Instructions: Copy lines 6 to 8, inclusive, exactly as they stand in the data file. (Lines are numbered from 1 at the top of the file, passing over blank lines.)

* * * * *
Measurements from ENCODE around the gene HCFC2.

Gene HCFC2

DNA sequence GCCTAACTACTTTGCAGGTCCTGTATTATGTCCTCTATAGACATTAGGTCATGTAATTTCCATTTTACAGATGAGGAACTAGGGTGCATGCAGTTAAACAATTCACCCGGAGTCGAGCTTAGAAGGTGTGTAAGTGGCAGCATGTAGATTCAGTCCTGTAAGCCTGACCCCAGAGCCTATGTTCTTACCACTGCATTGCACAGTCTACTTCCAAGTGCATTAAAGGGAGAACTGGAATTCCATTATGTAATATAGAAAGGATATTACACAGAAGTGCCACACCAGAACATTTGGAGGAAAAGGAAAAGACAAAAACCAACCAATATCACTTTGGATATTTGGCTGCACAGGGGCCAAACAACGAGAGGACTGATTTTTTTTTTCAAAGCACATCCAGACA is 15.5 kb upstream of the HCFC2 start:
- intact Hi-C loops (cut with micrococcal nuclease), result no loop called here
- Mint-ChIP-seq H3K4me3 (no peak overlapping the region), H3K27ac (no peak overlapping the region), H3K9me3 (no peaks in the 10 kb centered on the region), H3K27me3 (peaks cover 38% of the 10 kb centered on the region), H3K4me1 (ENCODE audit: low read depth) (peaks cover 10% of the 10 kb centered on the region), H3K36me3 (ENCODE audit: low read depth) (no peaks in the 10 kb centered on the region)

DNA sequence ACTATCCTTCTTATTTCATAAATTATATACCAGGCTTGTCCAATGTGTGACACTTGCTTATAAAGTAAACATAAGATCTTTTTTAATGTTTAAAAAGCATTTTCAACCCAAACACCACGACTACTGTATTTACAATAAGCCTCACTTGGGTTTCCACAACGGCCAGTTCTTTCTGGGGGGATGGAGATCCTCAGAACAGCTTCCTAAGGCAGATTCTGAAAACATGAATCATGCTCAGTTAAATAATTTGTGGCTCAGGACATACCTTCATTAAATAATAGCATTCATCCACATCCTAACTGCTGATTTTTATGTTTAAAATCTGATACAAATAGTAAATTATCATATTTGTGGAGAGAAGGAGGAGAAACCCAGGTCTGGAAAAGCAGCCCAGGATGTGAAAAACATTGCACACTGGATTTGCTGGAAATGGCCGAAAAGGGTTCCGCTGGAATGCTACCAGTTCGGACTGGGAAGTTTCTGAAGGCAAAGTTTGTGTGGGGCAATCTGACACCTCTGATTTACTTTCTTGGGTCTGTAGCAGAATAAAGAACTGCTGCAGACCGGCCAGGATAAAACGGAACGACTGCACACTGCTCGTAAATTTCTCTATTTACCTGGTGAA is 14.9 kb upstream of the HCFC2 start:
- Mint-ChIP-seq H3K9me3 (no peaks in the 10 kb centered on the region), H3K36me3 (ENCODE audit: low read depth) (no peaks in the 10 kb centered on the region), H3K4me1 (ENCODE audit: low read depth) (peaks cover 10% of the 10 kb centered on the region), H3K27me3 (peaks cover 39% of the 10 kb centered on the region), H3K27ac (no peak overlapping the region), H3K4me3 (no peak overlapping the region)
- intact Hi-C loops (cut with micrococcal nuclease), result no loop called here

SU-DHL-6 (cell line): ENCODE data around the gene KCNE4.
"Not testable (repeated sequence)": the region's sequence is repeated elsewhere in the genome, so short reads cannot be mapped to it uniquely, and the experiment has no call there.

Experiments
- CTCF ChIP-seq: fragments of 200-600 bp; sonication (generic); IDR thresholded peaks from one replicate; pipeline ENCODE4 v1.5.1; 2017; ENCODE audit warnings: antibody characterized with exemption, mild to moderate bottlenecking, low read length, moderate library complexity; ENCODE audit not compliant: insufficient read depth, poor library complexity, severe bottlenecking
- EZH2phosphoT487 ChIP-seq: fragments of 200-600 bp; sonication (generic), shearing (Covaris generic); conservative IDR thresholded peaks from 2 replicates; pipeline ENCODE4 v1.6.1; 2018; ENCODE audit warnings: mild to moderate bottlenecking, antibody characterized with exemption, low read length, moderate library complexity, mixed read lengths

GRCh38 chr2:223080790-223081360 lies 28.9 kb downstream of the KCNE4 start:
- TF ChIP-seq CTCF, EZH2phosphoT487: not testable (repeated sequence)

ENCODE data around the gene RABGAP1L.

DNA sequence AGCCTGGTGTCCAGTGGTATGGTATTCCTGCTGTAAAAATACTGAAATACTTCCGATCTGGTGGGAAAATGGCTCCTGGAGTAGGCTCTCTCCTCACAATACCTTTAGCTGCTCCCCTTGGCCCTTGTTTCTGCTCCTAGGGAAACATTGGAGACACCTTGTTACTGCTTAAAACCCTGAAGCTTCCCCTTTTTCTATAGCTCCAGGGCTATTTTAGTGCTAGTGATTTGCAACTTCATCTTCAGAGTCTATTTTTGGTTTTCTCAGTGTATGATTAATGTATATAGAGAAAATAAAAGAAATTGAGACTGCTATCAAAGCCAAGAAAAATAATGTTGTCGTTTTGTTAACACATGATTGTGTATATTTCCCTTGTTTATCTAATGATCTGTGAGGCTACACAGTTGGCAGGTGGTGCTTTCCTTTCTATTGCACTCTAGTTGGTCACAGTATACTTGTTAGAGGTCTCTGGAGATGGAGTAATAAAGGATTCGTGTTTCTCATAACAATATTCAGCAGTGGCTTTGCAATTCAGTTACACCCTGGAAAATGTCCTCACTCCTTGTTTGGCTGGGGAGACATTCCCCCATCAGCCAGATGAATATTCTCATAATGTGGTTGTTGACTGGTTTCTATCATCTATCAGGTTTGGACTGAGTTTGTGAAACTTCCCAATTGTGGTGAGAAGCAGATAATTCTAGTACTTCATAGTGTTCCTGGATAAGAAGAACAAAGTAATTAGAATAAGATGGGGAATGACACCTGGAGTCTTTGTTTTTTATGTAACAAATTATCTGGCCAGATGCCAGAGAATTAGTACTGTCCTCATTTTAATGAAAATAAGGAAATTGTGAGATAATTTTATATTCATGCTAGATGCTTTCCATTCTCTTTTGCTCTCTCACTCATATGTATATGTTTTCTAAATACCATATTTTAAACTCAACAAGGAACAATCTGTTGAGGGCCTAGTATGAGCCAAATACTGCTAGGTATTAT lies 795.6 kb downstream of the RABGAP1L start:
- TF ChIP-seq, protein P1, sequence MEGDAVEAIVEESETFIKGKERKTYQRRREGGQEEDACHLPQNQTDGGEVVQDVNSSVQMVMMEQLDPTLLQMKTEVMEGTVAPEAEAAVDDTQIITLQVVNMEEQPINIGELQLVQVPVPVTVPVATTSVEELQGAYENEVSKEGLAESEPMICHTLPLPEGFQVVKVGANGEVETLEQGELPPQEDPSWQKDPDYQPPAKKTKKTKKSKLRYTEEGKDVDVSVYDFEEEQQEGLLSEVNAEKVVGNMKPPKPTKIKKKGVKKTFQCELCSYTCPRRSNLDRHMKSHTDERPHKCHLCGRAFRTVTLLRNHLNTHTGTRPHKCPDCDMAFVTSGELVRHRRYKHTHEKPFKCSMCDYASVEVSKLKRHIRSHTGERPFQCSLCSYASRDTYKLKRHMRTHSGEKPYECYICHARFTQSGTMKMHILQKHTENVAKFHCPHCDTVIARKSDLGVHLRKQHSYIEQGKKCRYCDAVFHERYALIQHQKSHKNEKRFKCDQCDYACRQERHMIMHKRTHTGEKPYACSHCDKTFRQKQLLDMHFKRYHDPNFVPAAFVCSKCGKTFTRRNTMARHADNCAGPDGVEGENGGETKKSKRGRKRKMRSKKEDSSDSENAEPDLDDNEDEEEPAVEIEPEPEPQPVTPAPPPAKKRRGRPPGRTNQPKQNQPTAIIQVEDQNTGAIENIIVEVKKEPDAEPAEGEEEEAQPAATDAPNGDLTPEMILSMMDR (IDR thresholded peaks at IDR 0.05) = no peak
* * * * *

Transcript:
DNA sequence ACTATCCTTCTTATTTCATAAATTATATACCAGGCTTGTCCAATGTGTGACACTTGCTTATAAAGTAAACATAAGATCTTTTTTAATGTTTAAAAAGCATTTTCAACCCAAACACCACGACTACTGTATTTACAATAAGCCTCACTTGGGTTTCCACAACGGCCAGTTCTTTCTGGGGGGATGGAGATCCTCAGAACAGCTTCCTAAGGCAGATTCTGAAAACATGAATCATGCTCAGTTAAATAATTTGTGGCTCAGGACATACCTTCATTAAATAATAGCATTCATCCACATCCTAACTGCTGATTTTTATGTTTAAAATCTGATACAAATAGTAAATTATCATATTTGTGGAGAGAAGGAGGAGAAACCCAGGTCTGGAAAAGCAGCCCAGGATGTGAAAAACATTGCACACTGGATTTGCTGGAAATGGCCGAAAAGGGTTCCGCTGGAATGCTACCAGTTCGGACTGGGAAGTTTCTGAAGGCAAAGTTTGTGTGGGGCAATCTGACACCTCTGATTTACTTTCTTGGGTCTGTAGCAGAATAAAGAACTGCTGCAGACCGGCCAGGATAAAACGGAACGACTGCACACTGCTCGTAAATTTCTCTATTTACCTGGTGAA is 14.9 kb upstream of the HCFC2 start:
- Mint-ChIP-seq H3K9me3 (no peaks in the 10 kb centered on the region), H3K36me3 (ENCODE audit: low read depth) (no peaks in the 10 kb centered on the region), H3K4me1 (ENCODE audit: low read depth) (peaks cover 10% of the 10 kb centered on the region), H3K27me3 (peaks cover 39% of the 10 kb centered on the region), H3K27ac (no peak overlapping the region), H3K4me3 (no peak overlapping the region)
- intact Hi-C loops (cut with micrococcal nuclease), result no loop called here